The officers appointed over this company were,

Capt. Myles Standish
Lieut. Nathl Thomas
Nathl. Souther, Clark
Matthew Fuller, | sergeants.
Samuel Nash, |

The entire militia of Plymouth Colony, in 1658, was organized into a regiment, of which Josiah Winslow, of Marshfield, was chosen Major-Commandant, and he held that office until his election as governor of the colony, in 1673, when Mr. William Bradford was chosen to that place. A cavalry company was organized in the colony in 1659, with William Bradford, of Plymouth, Captain, John Freeman, of Eastham, Lieutenant, and Robert Stetson, of Scituate, Cornet; but for neglecting the requirements of the Court in procuring carbines, was disbanded by a general order June 1, 1675.


Upon active military operations, officers and men were selected from the various towns by military committees for the special service. The first actual Indian war, after the earlier skirmishes, was the war with the Pequods, the story of which has been told above. The following document shows the action taken by the Court of Plymouth:

At the General Court held in Plymouth June 7, 1637,

It was enacted that the colony send forth a company to aid Massachusetts and Connecticut in their war against the Pequod Indians, in revenge of the innocent blood of the English which the Pequods have shed.

Thirty persons shall be sent for land service, and as many others as shall be sufficient to manage the barque.

Leiftenant William Holmes is elected as leader of the company.

Mr. Thomas Prence is elected to go with the company and to be for the "Counsell of War."

Names of the soldiers who volunteered to go upon the service, but were not called into active service.

Thomas Clarke

Richard Church

George Soule

Samuell Jenney

Constance Southerne

John Barnes

Mr. Nathaniell Thomas, and his man

Mr. Goarton

John Cooke (if his family can be provided),

Mr. Stephen Hopkins

John Heyward

Thomas Williams

Nicholas Presland

Thomas Pope

Philip Delanoy

George Kennerick

John Irish

Jacob Cooke

John Philips

Francis Billington

Henry Willis

Peregrine White

Caleb Hopkins

Samuell Nash

Robert Mendall

Henry Sampson

Thomas Redding

Love Brewster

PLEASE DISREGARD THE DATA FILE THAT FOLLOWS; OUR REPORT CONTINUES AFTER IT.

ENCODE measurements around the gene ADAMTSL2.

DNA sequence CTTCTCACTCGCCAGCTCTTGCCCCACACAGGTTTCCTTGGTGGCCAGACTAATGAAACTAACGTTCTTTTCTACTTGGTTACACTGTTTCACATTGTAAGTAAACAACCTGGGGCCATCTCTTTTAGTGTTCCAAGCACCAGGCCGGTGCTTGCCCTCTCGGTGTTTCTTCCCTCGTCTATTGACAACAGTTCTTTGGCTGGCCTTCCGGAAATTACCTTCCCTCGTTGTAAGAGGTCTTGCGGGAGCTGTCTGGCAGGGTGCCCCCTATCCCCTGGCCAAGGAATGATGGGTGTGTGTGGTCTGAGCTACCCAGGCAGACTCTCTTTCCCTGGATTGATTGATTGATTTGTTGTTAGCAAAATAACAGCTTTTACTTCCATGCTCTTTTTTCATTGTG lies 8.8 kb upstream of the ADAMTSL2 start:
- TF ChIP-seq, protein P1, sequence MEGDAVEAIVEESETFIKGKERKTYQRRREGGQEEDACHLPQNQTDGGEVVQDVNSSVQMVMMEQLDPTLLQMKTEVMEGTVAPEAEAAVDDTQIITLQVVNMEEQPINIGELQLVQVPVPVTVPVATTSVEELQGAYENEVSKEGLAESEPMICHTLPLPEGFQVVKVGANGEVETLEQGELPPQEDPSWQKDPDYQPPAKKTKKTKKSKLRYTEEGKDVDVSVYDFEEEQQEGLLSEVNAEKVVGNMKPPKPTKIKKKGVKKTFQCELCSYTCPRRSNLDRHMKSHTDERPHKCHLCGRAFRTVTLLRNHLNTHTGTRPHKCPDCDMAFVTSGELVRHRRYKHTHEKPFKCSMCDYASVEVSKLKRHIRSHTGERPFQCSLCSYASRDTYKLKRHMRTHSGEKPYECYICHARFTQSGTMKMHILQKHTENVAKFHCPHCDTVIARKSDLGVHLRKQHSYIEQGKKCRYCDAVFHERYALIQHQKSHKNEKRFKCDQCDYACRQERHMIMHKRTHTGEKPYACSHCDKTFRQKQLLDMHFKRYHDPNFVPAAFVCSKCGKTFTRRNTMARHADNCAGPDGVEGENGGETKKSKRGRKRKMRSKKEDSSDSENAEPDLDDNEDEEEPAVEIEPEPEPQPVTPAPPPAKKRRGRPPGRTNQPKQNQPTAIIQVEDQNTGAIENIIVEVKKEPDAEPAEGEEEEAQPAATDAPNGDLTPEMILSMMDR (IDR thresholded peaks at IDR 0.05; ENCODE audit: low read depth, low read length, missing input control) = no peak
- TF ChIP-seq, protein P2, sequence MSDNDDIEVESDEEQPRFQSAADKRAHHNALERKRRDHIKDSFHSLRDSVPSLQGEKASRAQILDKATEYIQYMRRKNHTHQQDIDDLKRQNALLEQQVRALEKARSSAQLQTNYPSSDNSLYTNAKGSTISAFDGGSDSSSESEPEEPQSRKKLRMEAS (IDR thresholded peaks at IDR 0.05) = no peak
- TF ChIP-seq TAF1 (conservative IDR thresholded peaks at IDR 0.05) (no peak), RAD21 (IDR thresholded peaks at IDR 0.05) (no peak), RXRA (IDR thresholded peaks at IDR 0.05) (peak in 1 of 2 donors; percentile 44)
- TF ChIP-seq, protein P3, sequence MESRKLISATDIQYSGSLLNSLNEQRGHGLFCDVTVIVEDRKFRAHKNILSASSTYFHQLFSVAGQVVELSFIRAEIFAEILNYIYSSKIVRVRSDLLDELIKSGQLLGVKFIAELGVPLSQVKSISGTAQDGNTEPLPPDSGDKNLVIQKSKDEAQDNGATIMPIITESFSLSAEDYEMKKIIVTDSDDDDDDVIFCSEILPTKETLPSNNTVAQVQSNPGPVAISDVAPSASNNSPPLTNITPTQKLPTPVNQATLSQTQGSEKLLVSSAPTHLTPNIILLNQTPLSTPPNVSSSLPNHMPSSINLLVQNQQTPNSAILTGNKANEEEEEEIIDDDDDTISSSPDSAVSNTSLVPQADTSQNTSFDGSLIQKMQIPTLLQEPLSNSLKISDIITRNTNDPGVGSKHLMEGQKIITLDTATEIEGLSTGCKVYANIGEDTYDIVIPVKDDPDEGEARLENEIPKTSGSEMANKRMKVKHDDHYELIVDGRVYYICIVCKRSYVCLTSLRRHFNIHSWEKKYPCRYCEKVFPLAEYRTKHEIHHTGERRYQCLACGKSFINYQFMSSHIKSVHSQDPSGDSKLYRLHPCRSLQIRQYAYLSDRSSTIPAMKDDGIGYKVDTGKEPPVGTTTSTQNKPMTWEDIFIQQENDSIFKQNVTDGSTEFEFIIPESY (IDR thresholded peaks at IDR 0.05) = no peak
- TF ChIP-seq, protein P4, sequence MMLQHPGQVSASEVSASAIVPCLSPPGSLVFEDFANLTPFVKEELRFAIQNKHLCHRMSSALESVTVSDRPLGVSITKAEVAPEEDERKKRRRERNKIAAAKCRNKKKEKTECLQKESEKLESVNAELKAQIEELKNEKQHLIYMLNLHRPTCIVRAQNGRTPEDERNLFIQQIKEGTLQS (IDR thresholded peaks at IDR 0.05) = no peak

Joseph Robinson, his man

Edward Holman

William Paddy

John Hearker

Richard Clough

Henry Ewell

Joseph Biddle

William Tubbs

Thomas Halloway

John Jenkins

Giles Hopkins

Thomas Goarton

- -

And those who will go if they be prest.

Mr. Thomas Hill

Thomas Boardman,

James Coale


The proportion and names of the souldiers in each Town sent forth in the late Expedition against the Narrohigansets and their Confederates. The first Company, viz., sixteen, went forth Aug. 15, 1645.

Plymouth, six men, 17 days, œ5:02:00

John Tompson

Nicholas Hodges

Richard Foster

John Shawe

John Bundy

Samuell Cutbert

Duxborough, six men, 17 days, œ5:02:00

Serjt. Samuell Nash

John Washborne

William Brewster

Nathaniell Chaundler

William Clark

Edward Hall

Marshfield, four men, 17 days, œ3:08:00

Luke Lillye

Twyford West

William Hale

Roger Cooke

- -

The second Company went forth 23d. August, 1645. Plymouth, two men, 13 days, œ1:06:00

John Jenkins

John Harman


Sandwich, five men, 13 days, œ3:05:00

Thomas Burges

Thomas Greenfield,

Laurence Willis

Thomas Johnson

Robt Allen


Scittuate, eight men, 13 days, œ5:04:00

John Turner

George Russell,

Jeremiah Burrowes

Hercules Hill

Edward Saunders

Nathaneill Moate

John Robinson

Richard Toute


Barnstable, four men, 14 days, œ2:16:00

John Foxwell

John Russell

Jonathan Hatch

Francis Crocker

- -

Yarmouth, five men, 14 days, œ3:10:00, drumer extra, 0:5:00

William Northcoate

William Twyning

Teague Jonaes

Henry Wheildon, William Chase, drummer

- -

HTML by Debbie

Special thanks to Fred for his wonderful graphics.

You are the 9065th Visitor to this USGenNet Safe-Site™ Since April, 2001.

3419 Visitors before this counter was installed

[King Philip's War Index Index][NY][VT]